We've been talking about restlessness a lot which I think everyone experiences in varying degrees and capacities throughout their life; you in particular as someone who wears many different caps. How do you deal with your desire to 'do more'?
Just do more, I guess? I mean, I think of music all the time and, more specifically, as something that I do. I don’t know if restless is the perfect word, I’d probably pick agitated. But I find when I’m in a hurry a lot I start thinking of music. Even being on this press trip I’ve thought of more songs then when I started working on the album; I've probably written seven songs in the past two weeks just going from hotel to hotel and photoshoot to photoshoot. It's also because I’m out of my comfort zone which I find very inspirational, melodically speaking. When I’m super calm I don’t really think of music, when I’m agitated or restless, I just get a loop of a song around my head which enables me to keep still. So I’m actually pretty good at just sitting in a room.
What about burnout?
I’ve got pretty good stamina, but I just do the most mindless shit I can find. I play video games.
What are you playing?
I just got a Nintendo Switch but I have a PS4 at home. I do the old school thing of just going to the video game shop and asking the person there what’s good. But I like the open world stuff where you just go exploring. I don’t really play missions.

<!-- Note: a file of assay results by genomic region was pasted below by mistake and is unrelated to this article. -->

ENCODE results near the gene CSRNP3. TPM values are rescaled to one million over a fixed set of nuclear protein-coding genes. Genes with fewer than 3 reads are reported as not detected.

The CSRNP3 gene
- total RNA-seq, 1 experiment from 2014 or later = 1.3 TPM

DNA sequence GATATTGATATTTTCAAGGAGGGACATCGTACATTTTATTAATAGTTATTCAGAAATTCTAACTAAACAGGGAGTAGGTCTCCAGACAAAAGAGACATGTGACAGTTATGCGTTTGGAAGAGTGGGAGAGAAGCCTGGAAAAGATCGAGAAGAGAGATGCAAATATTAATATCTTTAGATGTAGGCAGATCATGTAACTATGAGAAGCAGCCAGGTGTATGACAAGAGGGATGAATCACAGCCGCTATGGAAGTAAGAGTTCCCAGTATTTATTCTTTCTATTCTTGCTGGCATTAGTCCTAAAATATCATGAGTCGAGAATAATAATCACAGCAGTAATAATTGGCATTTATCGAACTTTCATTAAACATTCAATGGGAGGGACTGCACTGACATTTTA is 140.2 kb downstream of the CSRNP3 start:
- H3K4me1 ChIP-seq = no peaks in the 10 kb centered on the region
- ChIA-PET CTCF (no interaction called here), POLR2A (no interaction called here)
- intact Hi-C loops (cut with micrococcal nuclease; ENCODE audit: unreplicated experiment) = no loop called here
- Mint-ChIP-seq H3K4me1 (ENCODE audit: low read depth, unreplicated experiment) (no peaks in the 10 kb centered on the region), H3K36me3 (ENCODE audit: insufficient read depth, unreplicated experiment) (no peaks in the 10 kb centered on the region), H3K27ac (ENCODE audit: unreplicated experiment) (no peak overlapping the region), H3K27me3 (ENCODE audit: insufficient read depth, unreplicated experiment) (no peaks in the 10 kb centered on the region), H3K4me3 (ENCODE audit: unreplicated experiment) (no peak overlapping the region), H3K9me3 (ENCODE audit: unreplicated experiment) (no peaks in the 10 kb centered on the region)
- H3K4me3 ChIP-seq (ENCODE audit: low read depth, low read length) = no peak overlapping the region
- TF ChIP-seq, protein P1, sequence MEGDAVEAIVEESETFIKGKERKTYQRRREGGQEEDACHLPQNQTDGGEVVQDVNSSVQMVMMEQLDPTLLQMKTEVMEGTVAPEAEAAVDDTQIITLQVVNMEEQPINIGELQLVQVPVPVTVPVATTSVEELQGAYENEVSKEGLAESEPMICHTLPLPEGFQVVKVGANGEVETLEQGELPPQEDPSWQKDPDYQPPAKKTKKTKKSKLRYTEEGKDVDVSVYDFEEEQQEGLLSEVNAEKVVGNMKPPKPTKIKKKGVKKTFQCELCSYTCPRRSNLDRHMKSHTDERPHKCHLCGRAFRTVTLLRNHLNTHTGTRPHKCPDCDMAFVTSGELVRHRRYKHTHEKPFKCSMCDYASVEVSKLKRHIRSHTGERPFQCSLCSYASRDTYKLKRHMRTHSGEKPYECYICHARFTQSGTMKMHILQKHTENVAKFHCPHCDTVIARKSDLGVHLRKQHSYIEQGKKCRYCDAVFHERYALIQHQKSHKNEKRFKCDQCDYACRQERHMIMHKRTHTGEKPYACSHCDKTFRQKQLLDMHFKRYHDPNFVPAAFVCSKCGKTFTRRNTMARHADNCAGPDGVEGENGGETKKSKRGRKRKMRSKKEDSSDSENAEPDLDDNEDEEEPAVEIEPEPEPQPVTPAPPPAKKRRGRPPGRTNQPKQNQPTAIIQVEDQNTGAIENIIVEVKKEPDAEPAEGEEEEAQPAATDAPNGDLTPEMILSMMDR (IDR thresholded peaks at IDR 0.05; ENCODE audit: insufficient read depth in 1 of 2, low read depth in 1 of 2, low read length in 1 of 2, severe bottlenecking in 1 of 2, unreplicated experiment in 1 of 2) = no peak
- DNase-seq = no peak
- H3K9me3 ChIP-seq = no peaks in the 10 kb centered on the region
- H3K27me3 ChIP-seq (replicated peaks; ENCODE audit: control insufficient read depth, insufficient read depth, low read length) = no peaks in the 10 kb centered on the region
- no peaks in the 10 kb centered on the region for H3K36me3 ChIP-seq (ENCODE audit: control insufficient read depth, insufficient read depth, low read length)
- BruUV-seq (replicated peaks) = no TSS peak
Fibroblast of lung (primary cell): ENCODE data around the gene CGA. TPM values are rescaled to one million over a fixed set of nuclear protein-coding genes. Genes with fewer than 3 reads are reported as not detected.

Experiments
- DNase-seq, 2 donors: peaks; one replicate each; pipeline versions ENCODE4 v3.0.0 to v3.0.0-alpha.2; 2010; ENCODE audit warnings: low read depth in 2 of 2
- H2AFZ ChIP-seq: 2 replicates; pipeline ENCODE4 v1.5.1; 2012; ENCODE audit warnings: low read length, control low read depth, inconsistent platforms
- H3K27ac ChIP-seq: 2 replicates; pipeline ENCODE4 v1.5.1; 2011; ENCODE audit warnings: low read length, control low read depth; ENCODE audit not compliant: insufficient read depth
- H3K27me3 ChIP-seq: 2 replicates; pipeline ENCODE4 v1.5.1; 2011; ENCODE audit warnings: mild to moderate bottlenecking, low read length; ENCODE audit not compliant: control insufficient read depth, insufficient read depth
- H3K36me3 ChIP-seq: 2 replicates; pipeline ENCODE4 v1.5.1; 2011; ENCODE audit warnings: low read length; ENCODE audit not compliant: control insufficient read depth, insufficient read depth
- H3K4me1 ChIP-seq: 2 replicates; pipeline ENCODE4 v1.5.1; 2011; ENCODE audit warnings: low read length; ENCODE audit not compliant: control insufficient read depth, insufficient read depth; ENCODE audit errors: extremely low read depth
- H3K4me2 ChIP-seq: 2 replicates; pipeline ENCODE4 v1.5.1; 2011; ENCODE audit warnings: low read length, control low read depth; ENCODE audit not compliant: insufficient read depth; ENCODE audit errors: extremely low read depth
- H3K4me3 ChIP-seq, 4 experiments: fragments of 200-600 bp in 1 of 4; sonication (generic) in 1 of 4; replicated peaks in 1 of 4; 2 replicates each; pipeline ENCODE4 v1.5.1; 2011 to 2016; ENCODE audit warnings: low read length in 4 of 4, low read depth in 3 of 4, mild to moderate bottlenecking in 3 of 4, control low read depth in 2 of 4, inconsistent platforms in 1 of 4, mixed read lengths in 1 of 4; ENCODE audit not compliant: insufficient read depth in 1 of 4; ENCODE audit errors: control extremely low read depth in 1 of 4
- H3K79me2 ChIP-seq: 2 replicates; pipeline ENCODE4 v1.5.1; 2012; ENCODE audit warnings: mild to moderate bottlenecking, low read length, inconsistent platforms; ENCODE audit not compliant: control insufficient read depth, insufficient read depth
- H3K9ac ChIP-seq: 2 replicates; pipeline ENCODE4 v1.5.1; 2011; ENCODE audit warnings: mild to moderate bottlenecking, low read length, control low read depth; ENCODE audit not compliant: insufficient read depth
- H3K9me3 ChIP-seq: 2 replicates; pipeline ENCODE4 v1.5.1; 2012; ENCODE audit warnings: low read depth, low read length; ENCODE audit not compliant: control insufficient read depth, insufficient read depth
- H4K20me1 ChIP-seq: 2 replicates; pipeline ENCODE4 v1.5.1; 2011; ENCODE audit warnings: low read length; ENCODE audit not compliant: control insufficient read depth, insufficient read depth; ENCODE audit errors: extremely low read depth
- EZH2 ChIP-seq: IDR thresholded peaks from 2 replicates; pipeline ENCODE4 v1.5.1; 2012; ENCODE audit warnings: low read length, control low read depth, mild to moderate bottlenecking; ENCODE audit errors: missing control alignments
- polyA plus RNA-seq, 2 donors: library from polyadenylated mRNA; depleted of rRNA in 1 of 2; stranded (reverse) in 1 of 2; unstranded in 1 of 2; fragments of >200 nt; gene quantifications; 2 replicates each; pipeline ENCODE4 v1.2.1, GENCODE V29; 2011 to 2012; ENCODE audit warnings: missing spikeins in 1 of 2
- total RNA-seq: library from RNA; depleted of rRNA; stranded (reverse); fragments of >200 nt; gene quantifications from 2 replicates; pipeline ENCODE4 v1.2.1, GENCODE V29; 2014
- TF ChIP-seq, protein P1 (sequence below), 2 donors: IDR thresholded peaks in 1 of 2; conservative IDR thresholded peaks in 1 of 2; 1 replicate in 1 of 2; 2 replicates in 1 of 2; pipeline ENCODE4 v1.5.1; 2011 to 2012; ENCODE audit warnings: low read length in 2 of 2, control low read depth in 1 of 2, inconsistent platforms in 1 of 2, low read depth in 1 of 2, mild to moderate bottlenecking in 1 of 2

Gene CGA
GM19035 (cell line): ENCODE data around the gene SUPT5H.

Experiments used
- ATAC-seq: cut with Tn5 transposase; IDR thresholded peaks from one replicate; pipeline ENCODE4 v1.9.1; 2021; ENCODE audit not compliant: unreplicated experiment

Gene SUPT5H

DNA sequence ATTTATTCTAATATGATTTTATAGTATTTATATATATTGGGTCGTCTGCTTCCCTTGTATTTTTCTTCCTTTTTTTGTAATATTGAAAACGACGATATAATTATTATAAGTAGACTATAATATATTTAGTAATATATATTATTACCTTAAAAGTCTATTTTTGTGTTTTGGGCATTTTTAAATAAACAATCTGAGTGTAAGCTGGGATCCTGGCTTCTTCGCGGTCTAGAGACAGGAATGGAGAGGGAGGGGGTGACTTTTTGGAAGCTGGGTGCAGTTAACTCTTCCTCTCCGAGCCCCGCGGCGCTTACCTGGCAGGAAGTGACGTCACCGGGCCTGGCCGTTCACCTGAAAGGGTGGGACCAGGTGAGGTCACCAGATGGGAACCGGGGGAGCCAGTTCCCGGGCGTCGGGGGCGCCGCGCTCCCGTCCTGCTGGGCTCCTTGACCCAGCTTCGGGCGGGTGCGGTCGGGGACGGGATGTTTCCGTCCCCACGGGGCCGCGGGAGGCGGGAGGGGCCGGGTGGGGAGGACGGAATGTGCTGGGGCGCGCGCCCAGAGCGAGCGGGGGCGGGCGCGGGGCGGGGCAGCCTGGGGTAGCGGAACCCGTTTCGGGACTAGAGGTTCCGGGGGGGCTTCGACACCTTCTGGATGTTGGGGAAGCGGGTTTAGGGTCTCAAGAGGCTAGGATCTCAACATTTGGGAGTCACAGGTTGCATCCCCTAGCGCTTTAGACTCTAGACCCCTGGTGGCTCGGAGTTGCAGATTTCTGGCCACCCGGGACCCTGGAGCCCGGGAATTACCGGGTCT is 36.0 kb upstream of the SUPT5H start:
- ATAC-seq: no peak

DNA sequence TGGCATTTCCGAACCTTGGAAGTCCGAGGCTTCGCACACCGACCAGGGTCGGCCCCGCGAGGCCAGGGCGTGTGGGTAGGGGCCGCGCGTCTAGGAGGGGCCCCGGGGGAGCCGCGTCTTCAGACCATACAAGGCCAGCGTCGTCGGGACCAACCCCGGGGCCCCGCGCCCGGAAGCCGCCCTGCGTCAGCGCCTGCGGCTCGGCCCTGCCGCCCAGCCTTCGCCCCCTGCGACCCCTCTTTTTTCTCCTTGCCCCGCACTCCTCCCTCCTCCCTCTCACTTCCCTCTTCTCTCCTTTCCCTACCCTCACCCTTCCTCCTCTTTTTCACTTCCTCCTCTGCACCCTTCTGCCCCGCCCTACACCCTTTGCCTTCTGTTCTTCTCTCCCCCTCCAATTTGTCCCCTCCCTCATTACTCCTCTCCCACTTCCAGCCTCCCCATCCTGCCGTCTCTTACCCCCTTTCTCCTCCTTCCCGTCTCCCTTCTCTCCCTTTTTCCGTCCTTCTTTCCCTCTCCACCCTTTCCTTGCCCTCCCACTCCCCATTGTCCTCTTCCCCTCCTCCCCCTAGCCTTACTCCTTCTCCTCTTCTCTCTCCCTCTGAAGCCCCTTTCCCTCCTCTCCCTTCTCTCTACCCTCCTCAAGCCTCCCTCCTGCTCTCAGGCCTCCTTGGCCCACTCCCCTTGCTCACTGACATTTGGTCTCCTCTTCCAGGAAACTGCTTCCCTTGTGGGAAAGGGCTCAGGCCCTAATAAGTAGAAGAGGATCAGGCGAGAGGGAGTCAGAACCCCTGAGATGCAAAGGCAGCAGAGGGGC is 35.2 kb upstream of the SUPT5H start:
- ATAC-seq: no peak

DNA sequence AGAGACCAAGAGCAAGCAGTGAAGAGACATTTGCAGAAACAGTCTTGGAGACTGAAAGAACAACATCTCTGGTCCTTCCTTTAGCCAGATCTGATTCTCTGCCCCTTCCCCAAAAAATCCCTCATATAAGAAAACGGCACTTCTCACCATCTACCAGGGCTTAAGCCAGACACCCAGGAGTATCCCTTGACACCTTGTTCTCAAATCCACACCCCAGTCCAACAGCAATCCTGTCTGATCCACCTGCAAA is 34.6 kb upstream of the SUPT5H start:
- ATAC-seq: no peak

That was the best thing about Red Dead Redemption II, how much hanging out there is in it.
That’s the first fucking thing I’m going to buy when I get home because I heard how addicted everyone else got on it when I was recording the album. So when I get home, that’s what I’m going to do.
I'm interested in how you've learned to trust your instincts. You’ve said before that you will love a song when you write it then wake up the next day and hate it, and then oscillate between those two emotions right until the release. How do you decide which is the right feeling to go with?
I haven’t learnt yet — that’s the simplest answer. I’m learning all the time. Maybe I’ve learnt to rely on my instincts and to not need to be totally satisfied straight away and let the course of everything happening happen. And it’s also this thing where making a final decision at the end of the day makes it interesting. 'Cause you know what, not every decision I’ve made has been instinctive. But it doesn’t necessarily mean I’ll regret it any more or less because your instincts aren’t always right.
But going back to that point of making 100,000 decisions a day, you have to own your instincts a bit. I don’t know how you trust your instincts and I don’t know how I trust mine. You just make decisions and then you get to live with them.
Instinct is just a word. The actual definition of instinct is a force of nature; a genealogy which isn’t really what we use to make decisions. Sure we make decisions based on instincts, but they’re being influenced by everything else and desires for this and that. It’s still desire. It’s just a different way of framing it.
The Slow Rush is out Feb 14th.